Meanwhile, back in Megasaki, student journalists — led by exchange student Tracy — smell a skunk among the cats. They sense there’s a conspiracy targeting dogs and – with the help of a hacker — they vow to save the dogs and the missing boy Atari, and to make City Hall pay for their crimes. But will they make it in time?

Isle of Dogs is an epic fantasy made with stop-motion animation. The humans speak Japanese (with voiceover translation) and the dogs speak a stilted Japanese English. The story sounds simple and a bit goofy, but it’s not. It’s pure, non-stop eye candy, with art and illustration flooding your brain at the pace of a Simpsons episode.

It feels like Wes Anderson made a list of all English words derived from the Japanese — yakuza, sumo, sushi, geisha, samurai, bonsai, kabuki, haiku, anime, manga, otaku, cos-ple, taiko — and worked them all into the film. The thing is, it’s not cheap laughs and cultural plundering, it’s lovingly, respectfully, and exquisitely reproduced.

The constant barrage of images includes Japanese pop art, manga, ukiyo-e, silhouettes, and 2-D animation, all portrayed with a futuristic/retro/ steampunk feel (if such a thing is possible). Wes Anderson has done stop- motion animation before — The Fantastic Mister Fox — but this one is a quantum leap beyond that. None of Mister Fox‘s nudge-nudge, wink-wink snark in this movie; just affectionately rendered geek culture.

Isle of Dogs is stunning to watch. I’ve seen it twice now, and want to see it again, as soon as possible. It’s exquisite, beautiful, awe-inducing… I’m running out of adjectives. I love this movie, and if you revel in the visual and all things Japanese, you must see this animated film.

Isle of Dogs opens today in Toronto; check your local listings. The Go Getters and other films are playing this weekend at the Canadian Film Fest. This is Daniel Garber at the Movies, each Friday morning, on CIUT 89.5 FM and on my website, culturalmining.com.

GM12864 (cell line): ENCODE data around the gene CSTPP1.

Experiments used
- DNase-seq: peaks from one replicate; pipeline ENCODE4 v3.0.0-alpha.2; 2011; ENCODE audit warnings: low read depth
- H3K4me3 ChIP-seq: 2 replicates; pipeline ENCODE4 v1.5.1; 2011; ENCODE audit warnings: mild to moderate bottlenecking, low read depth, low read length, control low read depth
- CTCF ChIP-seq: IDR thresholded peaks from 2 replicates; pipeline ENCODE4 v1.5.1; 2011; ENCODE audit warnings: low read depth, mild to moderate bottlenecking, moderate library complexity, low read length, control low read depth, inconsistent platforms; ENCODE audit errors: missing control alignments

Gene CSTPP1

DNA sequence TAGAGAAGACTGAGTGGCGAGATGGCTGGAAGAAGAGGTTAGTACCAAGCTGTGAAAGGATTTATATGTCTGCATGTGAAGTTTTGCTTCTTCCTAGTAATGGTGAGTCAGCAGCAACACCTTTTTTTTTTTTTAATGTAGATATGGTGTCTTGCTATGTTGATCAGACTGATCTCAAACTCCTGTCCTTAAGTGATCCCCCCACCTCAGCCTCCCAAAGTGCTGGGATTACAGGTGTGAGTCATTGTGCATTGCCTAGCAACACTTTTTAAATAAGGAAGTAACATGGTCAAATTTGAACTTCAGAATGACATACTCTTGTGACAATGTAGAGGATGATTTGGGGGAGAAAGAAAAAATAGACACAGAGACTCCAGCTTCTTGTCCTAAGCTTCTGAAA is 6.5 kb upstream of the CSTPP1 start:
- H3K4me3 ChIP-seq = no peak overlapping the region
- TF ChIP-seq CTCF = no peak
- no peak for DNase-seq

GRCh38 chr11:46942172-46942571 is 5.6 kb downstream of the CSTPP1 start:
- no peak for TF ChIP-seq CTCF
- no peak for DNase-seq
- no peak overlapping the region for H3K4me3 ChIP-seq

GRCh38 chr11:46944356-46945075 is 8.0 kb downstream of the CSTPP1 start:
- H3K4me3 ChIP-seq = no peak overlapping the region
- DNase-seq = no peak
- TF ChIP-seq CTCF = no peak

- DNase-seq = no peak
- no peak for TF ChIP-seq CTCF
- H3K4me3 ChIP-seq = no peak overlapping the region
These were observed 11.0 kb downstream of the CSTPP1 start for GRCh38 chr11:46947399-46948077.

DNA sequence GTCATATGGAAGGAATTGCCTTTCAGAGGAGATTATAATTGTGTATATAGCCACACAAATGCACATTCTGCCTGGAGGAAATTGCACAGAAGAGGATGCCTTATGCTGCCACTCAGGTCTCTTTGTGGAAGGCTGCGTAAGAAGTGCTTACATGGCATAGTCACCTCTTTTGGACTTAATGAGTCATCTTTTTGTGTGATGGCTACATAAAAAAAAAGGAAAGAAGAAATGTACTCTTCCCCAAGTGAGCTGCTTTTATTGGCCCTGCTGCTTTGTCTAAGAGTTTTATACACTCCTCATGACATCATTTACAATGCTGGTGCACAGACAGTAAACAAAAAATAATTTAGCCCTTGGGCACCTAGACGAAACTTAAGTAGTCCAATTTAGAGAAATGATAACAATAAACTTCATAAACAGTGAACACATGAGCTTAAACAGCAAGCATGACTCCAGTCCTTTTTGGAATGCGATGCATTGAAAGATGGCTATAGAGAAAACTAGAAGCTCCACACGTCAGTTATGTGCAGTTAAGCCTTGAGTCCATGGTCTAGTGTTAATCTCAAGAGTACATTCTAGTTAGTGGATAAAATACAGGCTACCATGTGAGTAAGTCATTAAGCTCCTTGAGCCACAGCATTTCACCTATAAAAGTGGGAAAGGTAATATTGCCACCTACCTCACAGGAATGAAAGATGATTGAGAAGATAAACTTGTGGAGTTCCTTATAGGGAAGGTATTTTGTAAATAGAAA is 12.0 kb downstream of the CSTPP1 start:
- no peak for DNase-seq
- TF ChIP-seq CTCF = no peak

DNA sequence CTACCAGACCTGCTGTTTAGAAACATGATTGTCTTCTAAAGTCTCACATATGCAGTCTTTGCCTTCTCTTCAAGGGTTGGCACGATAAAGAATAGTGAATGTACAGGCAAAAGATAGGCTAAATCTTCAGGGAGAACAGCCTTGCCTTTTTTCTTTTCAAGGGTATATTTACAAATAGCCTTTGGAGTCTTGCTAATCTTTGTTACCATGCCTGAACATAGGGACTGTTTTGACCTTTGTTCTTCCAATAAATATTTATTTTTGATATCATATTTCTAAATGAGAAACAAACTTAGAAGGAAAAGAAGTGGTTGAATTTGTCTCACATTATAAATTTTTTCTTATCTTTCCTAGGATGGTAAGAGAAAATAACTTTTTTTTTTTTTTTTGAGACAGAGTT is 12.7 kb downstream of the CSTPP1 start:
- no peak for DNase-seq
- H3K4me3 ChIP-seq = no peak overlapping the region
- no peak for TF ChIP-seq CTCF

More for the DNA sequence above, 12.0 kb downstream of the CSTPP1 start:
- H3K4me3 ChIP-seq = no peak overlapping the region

Daniel Garber talks with Daniel Zuckerbrot about The Science of Magic

Posted in Canada, CBC, documentary, Magic, Psychology, Science, TV by CulturalMining.com on March 16, 2018

Hi, this is Daniel Garber at the Movies for culturalmining.com and CIUT 89.5 FM.

Magic.

The word conjures up visions of magic wands and abracadabra, Harry Houdini and Harry Potter, legerdemain and prestidigitation. It’s mysterious, it’s uncanny, it’s… supernatural. But what if I told you there is a scientific basis to magic?

The Science of Magic is a new documentary that looks at just that — the psychology and neuroscience that lurks behind even the simplest card trick. This fascinating documentary goes right to the source: the magicians (and magicienne) doing their tricks, with white-coated scientists watching them intently.

It’s written and directed by documentary filmmakers Donna Zuckerbrot and Daniel Zuckerbrot, known for their deft handling of magical themes.

I spoke with Daniel Zuckerbrot in studio at CIUT. He talked about magic, magicians, Julie Eng, change blindness, Deception, filmmaking, eye movement… and more!

The Science of Magic premiers on Sunday, March 18th on CBC’s The Nature of Things.

Death Be Not Proud. Films reviewed: The Death of Stalin, Foxtrot

Posted in Army, comedy, Corruption, Death, Drama, Israel, Movies, UK, USSR by CulturalMining.com on March 16, 2018